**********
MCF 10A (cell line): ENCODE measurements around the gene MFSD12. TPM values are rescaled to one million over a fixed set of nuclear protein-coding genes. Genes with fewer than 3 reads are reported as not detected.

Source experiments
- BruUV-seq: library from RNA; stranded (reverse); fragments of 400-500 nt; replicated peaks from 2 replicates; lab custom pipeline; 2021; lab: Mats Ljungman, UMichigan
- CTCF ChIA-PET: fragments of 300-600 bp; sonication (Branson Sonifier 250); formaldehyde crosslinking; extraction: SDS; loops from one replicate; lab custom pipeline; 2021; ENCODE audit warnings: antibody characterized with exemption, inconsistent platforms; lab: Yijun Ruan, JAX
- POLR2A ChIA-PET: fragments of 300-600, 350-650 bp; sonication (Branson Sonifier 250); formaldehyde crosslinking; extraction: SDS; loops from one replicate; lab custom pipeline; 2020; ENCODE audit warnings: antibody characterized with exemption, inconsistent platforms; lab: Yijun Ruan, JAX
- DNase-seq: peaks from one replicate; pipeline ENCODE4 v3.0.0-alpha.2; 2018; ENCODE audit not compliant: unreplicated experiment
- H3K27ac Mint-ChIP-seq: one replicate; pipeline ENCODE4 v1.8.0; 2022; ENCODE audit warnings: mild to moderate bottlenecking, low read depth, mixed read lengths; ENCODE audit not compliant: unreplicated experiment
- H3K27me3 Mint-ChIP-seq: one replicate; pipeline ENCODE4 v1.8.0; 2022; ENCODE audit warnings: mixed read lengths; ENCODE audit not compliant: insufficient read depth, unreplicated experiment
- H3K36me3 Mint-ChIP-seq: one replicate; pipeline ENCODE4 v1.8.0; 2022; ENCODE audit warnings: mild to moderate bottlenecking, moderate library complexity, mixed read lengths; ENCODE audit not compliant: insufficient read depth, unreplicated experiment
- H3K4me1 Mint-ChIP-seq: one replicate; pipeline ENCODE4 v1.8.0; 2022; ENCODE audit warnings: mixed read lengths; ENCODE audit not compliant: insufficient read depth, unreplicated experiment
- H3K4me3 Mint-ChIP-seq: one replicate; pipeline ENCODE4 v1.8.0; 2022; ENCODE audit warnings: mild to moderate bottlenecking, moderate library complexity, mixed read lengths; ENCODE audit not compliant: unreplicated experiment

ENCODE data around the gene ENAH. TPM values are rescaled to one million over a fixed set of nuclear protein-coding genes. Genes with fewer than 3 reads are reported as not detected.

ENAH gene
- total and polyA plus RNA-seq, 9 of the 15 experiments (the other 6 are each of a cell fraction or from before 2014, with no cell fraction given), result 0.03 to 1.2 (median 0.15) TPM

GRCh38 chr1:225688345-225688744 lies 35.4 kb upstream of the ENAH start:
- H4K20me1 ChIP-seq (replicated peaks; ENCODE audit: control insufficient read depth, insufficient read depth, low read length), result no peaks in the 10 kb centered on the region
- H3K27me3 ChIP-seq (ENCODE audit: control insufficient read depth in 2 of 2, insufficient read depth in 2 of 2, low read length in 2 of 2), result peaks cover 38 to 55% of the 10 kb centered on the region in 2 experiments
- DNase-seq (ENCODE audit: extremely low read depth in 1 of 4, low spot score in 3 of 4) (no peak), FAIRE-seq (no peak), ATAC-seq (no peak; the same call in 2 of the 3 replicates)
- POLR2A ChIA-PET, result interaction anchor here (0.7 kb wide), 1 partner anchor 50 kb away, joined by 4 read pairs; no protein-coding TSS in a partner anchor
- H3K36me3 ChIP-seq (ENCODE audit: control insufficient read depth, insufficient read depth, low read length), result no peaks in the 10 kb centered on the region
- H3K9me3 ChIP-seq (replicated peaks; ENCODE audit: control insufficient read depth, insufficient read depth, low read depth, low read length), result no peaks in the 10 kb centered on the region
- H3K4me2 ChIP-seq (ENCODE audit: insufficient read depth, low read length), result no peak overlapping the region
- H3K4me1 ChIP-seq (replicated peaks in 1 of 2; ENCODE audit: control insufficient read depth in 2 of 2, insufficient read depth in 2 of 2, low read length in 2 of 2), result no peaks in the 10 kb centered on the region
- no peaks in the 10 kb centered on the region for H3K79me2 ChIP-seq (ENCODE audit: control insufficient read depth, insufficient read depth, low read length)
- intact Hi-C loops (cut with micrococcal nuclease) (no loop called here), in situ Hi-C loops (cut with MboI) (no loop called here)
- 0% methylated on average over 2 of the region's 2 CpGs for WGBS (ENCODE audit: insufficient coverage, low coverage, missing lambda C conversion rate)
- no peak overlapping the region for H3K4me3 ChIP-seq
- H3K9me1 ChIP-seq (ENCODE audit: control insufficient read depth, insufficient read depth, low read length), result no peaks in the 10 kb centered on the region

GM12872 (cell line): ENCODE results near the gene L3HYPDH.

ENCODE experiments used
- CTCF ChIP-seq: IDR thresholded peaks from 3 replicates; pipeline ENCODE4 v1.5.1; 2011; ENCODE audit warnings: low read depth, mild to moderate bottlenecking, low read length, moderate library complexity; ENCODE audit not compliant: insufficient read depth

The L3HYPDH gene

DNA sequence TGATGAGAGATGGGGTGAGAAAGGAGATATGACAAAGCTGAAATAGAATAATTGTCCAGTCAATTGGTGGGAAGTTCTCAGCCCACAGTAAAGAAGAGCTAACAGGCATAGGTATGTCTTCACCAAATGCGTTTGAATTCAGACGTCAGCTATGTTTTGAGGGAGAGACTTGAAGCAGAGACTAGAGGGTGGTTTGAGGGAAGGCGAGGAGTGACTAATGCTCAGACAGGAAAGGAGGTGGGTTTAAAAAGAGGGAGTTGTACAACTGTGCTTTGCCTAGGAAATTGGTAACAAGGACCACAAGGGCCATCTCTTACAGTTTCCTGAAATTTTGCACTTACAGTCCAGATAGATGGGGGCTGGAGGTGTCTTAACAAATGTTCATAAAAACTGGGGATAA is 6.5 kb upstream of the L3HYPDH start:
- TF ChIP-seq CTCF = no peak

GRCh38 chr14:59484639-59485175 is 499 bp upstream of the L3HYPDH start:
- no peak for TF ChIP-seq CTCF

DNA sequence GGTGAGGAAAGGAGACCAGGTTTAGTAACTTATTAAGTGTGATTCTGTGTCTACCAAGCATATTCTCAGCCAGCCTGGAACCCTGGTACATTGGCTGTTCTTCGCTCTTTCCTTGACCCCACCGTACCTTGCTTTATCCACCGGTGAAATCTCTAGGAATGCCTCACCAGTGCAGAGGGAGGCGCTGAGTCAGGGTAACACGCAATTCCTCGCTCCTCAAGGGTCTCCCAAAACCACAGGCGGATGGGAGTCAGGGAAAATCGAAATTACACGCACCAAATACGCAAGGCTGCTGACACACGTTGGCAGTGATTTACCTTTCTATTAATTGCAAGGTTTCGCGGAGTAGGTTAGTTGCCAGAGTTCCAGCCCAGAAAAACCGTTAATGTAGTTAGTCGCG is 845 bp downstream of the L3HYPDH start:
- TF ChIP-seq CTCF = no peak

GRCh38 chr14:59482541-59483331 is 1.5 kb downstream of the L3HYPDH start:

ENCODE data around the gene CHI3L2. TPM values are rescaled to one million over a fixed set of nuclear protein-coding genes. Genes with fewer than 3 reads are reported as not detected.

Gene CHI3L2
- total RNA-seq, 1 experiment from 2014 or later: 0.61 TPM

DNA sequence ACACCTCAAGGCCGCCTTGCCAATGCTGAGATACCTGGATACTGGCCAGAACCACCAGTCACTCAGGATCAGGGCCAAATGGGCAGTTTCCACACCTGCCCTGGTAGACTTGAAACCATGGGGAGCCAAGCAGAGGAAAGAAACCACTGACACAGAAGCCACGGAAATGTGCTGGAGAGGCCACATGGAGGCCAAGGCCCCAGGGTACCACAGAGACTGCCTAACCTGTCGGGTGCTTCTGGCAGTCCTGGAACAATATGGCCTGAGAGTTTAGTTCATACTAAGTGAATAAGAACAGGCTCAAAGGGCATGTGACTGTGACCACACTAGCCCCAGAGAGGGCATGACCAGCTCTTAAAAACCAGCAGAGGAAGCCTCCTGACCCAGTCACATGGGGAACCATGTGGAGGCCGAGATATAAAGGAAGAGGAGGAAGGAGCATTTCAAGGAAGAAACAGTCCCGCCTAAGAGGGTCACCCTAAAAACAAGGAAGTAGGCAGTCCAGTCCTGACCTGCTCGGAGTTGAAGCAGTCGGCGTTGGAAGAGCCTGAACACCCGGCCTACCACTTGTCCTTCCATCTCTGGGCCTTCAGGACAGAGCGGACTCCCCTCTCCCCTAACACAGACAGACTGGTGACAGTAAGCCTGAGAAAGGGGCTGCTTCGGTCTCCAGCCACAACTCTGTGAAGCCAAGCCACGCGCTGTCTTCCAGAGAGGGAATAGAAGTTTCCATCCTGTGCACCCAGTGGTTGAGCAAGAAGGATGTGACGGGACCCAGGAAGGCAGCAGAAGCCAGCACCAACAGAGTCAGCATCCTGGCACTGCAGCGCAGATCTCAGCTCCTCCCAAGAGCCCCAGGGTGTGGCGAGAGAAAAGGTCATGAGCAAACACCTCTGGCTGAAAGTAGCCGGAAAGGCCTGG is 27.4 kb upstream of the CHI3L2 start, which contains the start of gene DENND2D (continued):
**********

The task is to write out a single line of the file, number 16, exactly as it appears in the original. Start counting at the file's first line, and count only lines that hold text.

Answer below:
- H4K20me1 ChIP-seq (replicated peaks; ENCODE audit: control insufficient read depth, insufficient read depth, low read length), result no peaks in the 10 kb centered on the region